Seniors from Unity, Denzil, Dinsmore, Dodsland, Harris, Kerrobert, Luseland, Macklin and Wilkie gathered at the New Horizons Hall in Unity SK, May 22 for a SSAI regional rally. The mission statement of the Saskatchewan Seniors Association Incorporated is “Working for seniors to bring seniors together in one strong, non-partisan, non-racial, non-sectarian organization that will work for the welfare of all seniors in Saskatchewan.”
The Region D rally featured local pharmacist Shannon Ireland of Unity, Saskatchewan, as a guest speaker, to pass on information about drugs, prescriptions, the seniors’ drug plan and related topics.
Ireland spoke about different options for prescription coverage, including the Saskatchewan seniors’ drug plan, Saskatchewan Blue Cross, Greenshield and Group Medical Services. She said it is important for each individual to look at the available choices, from the perspective of his or her own individual circumstances. The plan that is best for one senior may not be the best option for another.
She also said any Saskatchewan resident, a senior or not, can make an application to have the drug plan deductible reduced. The applications are assessed on a combination of income and the cost of the prescriptions needed. “Everybody should be able to afford their medication they need to live, and also (be able) to pay their rent and buy their food.”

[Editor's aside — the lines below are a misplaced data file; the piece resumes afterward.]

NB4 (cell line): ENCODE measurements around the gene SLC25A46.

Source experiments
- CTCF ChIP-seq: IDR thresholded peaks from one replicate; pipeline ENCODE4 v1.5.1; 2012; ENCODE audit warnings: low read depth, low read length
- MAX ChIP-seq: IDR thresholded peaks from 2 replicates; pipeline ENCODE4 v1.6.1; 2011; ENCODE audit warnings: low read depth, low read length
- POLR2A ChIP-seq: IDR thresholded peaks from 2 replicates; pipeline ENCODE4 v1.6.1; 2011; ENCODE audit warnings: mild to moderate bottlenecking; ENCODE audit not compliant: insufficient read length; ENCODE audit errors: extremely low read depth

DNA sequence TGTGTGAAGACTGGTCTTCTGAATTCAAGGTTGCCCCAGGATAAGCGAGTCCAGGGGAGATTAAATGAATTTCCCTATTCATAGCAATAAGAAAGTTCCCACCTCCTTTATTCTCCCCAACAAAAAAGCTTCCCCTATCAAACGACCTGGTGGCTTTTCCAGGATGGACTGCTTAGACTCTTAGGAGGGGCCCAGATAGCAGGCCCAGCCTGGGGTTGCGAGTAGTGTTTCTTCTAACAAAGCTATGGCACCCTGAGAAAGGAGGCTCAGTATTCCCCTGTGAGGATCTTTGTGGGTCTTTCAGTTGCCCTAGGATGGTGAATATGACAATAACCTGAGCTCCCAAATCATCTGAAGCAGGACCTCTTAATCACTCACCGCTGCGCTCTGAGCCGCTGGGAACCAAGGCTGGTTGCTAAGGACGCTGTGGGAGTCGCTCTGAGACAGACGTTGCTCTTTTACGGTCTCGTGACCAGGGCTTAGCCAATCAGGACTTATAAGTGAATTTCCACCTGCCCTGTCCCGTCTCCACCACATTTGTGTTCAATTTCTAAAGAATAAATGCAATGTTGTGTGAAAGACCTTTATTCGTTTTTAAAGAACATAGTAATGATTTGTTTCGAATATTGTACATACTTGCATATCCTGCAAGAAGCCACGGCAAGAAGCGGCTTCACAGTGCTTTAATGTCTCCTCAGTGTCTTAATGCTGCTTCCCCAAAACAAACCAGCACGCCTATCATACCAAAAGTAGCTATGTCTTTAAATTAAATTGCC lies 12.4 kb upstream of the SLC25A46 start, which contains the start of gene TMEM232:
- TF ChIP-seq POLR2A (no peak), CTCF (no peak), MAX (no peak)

Ireland said pharmacists can help with the forms that need to be filled out. Another option is to ask your accountant or family members to help.
In response to questions from the audience, Ireland spoke about the size of some pills, saying multivitamins and calcium are the biggest offenders in terms of being large. Nevertheless, if the instructions are “Do not crush,” there is a reason for that direction. Often a “Do not crush” pill has a special coating that is also the delivery mechanism for the active ingredients. Some are sustained release products, specially created so that the dose is not absorbed into the body all at once. Many blood pressure pills are sustained release medications.
Audience questions covered a lot of ground, including what to do if you have forgotten to take your pills. Bubble packs can help as you can see if you took your medication that morning or not. For certain prescriptions or if you are taking, for example, five pills daily and three are already on the drug plan, then the seniors’ drug plan will pay the cost of the bubble pack.
Ireland also advised that, if you remember about your medication shortly after you were supposed to take it, say within a few hours, then take it when you remember but if it is evening already and you were supposed to take it in the morning, then wait and just take the next dose at the usual time. She added, “If you’re forgetting more than you’re remembering, change to a time you’re more likely to remember to take it.”
Ireland reminded everyone to talk to their pharmacists about their medications. “Part of our job is to tell you if drugs are going to interact.” Check with your pharmacist about interactions with over the counter drugs and herbal remedies as well.
After Ireland’s presentation, the attendees, 65 in all, enjoyed lunch and socializing.